Recent articles in this series have reported on the passage of New Zealand’s new Patents Act 2013 – and some of its content. We did, however, note that the final step in the legislative process was for the new Act to receive Royal Assent; this duly happened on 13 September 2013.
The net result is that the Patents Act 2013 will now enter into force no later than Monday, 14 September 2014.
The new Act can be considered an opportunity and a threat in equal measure – it requires patent applicants to make some decisions. According to the transitional provisions, any complete application filed in New Zealand (e.g., as a PCT national phase entry) prior to commencement of the new legislation will be examined under the “old Act” provisions and will be subject to the 1953 Act throughout its lifecycle. Conversely, a patent application filed in New Zealand after commencement of the new Act will be subject to the provisions of the 2013 Act.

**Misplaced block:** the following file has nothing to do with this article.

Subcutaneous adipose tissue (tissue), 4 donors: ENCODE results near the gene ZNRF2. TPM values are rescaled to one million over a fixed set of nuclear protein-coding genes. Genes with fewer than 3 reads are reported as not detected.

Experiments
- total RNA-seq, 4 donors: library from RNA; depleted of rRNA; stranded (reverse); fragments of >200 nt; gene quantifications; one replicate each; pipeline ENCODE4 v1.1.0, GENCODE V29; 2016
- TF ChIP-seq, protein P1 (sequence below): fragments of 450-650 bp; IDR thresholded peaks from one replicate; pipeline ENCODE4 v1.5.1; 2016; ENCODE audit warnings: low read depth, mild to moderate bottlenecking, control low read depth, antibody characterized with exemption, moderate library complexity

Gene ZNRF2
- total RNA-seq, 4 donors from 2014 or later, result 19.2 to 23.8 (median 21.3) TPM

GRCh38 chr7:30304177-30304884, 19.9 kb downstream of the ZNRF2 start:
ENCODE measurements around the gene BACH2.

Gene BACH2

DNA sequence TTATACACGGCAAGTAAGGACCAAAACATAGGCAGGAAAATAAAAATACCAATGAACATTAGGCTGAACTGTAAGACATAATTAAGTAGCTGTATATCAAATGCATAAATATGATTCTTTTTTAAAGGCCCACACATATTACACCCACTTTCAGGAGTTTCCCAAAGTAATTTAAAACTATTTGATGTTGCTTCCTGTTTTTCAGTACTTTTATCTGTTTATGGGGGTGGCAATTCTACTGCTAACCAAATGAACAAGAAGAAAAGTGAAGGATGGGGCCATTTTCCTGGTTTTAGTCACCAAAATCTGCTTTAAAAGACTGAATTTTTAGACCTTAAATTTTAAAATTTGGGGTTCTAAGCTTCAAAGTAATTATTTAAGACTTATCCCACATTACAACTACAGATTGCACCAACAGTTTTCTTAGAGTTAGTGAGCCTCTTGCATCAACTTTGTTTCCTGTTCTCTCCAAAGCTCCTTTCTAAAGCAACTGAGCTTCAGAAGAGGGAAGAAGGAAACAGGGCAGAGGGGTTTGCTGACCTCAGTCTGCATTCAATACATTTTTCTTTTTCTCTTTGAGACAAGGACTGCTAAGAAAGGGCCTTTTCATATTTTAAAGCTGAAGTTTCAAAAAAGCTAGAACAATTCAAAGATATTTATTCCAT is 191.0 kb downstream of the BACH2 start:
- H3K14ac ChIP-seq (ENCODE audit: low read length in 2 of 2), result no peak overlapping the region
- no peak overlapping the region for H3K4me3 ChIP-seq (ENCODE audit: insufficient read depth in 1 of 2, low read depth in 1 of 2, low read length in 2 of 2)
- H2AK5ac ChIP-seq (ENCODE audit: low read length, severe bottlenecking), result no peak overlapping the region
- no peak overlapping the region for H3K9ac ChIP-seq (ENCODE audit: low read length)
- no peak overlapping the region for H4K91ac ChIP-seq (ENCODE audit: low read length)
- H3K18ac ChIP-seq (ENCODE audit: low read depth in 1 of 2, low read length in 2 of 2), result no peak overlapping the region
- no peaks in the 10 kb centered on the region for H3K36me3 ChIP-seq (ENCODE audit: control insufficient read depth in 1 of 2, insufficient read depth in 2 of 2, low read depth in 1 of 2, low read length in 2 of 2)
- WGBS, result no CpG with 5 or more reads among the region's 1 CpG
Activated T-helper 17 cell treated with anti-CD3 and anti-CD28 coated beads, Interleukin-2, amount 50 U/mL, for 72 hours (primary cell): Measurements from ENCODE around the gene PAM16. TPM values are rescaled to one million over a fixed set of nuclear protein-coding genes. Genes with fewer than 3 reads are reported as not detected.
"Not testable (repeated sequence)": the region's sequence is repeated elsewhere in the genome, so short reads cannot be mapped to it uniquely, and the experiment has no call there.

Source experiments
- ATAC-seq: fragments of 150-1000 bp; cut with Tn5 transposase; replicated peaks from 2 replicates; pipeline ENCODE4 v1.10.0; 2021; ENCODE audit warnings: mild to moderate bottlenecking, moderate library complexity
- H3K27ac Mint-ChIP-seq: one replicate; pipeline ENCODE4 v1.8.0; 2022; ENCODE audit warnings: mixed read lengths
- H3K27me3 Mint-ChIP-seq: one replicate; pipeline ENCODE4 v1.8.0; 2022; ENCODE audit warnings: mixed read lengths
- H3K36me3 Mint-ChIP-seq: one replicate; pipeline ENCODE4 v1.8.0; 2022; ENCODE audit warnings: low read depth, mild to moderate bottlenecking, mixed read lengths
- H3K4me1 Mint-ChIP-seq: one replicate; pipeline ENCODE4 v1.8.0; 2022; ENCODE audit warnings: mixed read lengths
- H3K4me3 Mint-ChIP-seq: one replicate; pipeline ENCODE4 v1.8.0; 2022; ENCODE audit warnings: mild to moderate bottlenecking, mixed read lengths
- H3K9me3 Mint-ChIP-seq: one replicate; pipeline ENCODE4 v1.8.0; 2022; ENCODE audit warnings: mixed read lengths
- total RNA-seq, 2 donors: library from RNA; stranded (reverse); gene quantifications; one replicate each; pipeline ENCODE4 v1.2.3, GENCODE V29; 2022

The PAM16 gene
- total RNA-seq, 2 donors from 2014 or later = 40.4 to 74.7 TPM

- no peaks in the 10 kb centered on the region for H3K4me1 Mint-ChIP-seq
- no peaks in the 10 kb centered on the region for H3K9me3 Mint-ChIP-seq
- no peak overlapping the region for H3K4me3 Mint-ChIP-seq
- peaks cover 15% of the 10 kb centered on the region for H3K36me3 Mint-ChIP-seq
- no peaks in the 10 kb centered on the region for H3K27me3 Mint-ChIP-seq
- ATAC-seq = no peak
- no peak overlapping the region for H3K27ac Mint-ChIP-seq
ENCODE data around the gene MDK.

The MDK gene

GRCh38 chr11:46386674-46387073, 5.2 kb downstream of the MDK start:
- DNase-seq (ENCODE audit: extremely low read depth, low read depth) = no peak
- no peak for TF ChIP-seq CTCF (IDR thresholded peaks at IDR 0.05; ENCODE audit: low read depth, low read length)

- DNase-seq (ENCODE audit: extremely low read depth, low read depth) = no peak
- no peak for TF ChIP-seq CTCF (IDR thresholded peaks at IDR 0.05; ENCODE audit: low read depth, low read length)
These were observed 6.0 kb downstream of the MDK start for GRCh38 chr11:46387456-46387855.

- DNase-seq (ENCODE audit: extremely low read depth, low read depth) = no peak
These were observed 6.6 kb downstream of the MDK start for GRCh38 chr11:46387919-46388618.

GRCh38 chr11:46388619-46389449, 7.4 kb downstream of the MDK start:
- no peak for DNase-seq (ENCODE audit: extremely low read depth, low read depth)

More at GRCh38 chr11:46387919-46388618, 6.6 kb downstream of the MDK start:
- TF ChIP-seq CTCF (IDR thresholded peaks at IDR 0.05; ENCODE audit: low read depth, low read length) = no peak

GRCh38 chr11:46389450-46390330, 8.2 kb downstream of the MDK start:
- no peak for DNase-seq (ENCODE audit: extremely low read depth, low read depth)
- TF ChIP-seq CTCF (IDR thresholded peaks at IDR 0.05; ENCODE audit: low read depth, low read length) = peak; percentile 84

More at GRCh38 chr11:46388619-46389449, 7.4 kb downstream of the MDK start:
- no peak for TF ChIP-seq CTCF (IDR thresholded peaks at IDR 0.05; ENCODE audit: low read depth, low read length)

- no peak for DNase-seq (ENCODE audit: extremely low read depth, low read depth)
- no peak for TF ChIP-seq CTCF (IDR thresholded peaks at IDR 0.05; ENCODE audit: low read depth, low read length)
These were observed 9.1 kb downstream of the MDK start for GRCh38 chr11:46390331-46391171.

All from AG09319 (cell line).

Therefore, those with patent applications “in the pipeline” – and for which New Zealand is a target market may wish to consider bringing forward their New Zealand filings so as to ensure that their application is governed by the present (softer) criteria. Of course, patent applicants now have the best part of a year before any “early” filings would need to be effected. In the interim, it may be reassuring to know that: 1) we can file unpublished PCT applications in New Zealand; and 2) by taking advantage of the existing processes we can ensure that any such applications will not be published until after the PCT (or foreign Patent Office) publication is first made. Aside from bringing costs forward, we believe there should be no negative consequences in filing early in New Zealand so as to take advantage of the current legislation.
In conclusion, the passing of the new Act can be viewed as something of a double-edged sword. On the one hand, it is reassuring to have some certainty as to the provisions of New Zealand patent law (even if the ongoing TPP negotiations may dilute this impression somewhat). On the other hand, as with any changes, there will be winners and losers – and in the present instance, it appears that software patentees stand to lose more than most - at least until such time as the scope of the "as such" exclusion is established.
We will, of course, keep readers promptly informed of further developments.